Business development · 27 April 2016

Why the demise of BHS lends an opportunity to Britain’s independent retailers

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Philip Green sold BHS for £1 last year, the chain went into administration this week.

Oh how the mighty have fallen. Yet another tower from the skyline that was the British high street has been demolished this week, as British Home Stores (BHS) closed its doors for the last time – entering into administration and putting the livelihoods of some 11,000 UK workers at risk.

The demise of BHS added to an increasingly lengthy list of names that were once synonymous with the bustling British high street, but are now nowhere to be found.

Borders, Blockbuster, Comet, JJB Sports, Zavi and Threshers were all once common features in town centres up and down the country, yet each has met its end thanks to the digitisation of the UK shopping experience and the exodus of consumers to online channels. Shoppers are now far more likely to buy items from their own home than peruse the high street.

The decline and eventual toppling of BHS, however, is similar to the death of the other failed high street behemoth Woolworths in so far as it is a moment few would have imagined. After forming in 1928 with the USP of selling goods that cost less than a shilling (think yester year’s Poundshop) the firm has had a long and rich history.

As recently as 1970, BHS employed 12,000 of the UK workforce, but a series of botched takeovers and restructures throughout the 2000s did nothing to improve its flagging fortunes – a series of events which led to retail tycoon Philip Green selling the chain for £1 last year.

The failure of these high street giants poses opportunities for smaller firms. The UK has a disproportionately high number of small and micro businesses providing personalised products and high quality customer service.

Shopping habits amongst UK consumers are changing and small independent retailers have become more popular than ever. Earlier this year, Business Advice reported on a study which found that one in five people shop with independent retailers more than they did a year ago, rising to 30 per cent amongst 18 to 24-year olds.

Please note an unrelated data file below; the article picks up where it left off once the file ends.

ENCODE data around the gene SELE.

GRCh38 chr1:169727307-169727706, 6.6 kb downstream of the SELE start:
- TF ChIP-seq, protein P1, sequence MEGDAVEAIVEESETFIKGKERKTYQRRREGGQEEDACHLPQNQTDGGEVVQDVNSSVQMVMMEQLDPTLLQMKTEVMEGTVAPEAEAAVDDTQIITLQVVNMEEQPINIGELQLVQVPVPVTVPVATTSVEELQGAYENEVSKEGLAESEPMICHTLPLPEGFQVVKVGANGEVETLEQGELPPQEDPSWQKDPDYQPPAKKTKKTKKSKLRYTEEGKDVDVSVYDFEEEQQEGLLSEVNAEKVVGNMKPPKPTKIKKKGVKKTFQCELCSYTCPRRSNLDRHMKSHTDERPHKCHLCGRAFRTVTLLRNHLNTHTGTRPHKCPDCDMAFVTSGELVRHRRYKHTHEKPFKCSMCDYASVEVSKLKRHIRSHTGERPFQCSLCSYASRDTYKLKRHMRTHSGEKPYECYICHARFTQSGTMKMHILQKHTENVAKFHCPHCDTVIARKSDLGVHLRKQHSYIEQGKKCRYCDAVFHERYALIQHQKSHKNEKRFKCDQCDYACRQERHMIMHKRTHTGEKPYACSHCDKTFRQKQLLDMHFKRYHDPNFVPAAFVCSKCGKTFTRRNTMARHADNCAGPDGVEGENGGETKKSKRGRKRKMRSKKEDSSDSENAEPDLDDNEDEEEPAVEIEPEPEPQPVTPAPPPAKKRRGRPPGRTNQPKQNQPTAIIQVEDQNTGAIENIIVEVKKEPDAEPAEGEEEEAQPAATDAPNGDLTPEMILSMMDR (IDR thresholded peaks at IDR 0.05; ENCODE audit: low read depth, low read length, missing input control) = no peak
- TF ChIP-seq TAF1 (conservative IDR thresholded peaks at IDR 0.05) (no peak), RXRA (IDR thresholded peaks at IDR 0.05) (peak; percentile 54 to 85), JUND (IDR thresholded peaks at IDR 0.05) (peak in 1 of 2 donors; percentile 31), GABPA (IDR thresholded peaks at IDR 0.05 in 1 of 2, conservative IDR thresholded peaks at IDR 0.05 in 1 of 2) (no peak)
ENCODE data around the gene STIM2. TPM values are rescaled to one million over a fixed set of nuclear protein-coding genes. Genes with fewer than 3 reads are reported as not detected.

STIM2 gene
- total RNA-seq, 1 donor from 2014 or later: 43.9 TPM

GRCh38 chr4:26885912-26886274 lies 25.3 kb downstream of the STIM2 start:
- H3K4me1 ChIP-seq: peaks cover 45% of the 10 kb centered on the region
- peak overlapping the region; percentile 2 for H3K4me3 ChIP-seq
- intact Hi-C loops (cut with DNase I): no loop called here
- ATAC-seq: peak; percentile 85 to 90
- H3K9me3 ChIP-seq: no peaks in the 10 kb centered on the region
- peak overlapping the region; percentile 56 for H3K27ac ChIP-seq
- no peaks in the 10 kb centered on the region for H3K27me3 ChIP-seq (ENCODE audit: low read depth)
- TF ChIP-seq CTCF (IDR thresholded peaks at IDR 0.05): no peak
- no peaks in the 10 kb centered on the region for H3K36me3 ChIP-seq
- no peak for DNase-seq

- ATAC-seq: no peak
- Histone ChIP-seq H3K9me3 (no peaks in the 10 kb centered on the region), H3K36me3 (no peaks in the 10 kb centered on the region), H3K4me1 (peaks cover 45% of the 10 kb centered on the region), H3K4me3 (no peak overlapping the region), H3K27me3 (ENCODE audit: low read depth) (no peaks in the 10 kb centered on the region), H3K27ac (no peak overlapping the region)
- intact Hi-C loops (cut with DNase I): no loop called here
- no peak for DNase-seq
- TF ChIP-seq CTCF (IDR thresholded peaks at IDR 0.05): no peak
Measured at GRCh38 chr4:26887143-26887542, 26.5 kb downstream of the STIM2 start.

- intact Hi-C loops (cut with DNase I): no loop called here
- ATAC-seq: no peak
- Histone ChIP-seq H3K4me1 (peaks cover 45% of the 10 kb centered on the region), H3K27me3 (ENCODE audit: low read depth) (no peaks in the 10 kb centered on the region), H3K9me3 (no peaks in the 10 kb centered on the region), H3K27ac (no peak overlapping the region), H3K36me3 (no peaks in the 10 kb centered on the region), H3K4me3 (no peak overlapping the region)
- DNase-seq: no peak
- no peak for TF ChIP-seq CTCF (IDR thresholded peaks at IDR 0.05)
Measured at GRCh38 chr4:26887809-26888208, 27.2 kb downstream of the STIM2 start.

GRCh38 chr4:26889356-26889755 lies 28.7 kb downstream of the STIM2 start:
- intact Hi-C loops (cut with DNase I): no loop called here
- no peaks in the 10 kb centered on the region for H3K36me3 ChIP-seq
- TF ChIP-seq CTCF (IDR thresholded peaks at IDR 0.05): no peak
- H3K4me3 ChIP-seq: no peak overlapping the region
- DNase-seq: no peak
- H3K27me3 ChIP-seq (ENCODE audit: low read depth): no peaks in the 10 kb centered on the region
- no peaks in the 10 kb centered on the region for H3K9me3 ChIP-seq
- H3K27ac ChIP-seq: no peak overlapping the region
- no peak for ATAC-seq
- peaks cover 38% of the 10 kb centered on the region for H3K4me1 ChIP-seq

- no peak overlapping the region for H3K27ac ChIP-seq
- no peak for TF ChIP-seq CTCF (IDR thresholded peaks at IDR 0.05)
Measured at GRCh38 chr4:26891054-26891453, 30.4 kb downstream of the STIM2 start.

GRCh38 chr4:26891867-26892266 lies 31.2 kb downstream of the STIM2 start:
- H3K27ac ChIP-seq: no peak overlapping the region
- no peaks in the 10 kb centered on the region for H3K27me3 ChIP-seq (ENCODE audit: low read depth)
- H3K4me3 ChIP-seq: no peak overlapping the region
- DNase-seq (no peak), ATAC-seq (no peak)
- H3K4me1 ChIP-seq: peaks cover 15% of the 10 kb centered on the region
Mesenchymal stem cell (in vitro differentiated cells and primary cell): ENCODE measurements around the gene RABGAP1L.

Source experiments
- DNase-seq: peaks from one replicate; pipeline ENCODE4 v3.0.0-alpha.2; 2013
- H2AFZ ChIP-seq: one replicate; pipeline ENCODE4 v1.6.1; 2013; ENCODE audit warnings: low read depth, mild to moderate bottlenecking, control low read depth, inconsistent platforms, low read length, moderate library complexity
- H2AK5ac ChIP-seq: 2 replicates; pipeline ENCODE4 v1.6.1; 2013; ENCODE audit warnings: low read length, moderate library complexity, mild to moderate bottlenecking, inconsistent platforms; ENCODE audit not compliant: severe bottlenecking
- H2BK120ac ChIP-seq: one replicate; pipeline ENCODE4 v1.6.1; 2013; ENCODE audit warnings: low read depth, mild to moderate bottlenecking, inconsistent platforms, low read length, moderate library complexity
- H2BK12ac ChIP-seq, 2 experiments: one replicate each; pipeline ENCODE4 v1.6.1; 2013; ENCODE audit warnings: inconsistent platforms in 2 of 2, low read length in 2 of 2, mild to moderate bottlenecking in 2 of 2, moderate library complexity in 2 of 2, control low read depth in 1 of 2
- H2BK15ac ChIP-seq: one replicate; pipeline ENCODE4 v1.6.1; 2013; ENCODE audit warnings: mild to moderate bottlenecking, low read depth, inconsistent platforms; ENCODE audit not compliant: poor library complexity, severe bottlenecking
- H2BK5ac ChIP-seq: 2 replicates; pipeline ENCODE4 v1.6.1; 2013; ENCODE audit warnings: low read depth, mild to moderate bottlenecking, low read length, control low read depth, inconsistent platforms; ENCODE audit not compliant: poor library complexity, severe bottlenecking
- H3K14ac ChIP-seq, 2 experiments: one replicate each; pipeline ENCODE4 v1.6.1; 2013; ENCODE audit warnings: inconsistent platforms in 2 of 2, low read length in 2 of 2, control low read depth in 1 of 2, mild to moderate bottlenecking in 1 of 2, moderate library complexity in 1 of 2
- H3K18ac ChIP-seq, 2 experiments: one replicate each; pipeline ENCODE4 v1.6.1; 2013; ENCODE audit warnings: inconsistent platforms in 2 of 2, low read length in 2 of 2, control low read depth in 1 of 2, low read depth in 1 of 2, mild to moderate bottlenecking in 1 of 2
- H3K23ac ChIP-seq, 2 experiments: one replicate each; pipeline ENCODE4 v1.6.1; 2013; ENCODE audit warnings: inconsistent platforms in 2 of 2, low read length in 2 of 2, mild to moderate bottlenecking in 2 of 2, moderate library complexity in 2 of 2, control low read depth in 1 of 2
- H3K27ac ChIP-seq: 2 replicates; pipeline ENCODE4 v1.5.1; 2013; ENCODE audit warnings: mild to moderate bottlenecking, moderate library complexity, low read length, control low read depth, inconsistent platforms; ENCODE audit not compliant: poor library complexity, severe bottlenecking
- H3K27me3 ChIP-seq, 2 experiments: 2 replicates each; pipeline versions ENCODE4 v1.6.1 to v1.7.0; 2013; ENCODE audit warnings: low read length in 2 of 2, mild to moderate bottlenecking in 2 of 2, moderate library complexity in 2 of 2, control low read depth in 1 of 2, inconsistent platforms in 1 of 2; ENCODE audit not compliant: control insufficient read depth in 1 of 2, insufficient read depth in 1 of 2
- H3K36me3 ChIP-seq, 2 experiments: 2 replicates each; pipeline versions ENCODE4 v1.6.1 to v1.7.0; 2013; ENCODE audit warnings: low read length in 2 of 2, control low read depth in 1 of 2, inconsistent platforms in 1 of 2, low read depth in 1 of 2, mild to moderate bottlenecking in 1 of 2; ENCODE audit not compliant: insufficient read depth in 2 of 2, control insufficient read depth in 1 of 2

If the large retailers continue to fold, independent stores can take the chance to scoop up the business that online retailers like Amazon aren’t able to capture – people still hold value in buying items in-store – purchasing a tangible product from a real person. To make the most of this opportunity, small independent retailers should continue to do what they do best and focus on high-quality products and customer service.

For those small independent retail owners that think they can’t compete, help may be on the way. The government is slowly recognising the fact the makeup of the British high street is changing, and is working with retail leaders and industry experts as well as councils to support local high streets – sharing best practices and developing solutions to get the country’s high streets thriving again. The Future High Streets Forum is one such initiative advising government on short and long-term high street policy.

Much like the death of Woolworths, the fall of BHS represents another huge milestone in the gradual waning of the influence of the British high street. Independent retailers should relish the opportunities this offers as well as acknowledging the threats.

Read more on why independent retailers have become increasingly attractive to UK shoppers.

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ABOUT THE EXPERT

Fred Heritage was previously deputy editor at Business Advice. He has a BA in politics and international relations from the University of Kent and an MA in international conflict from Kings College London.

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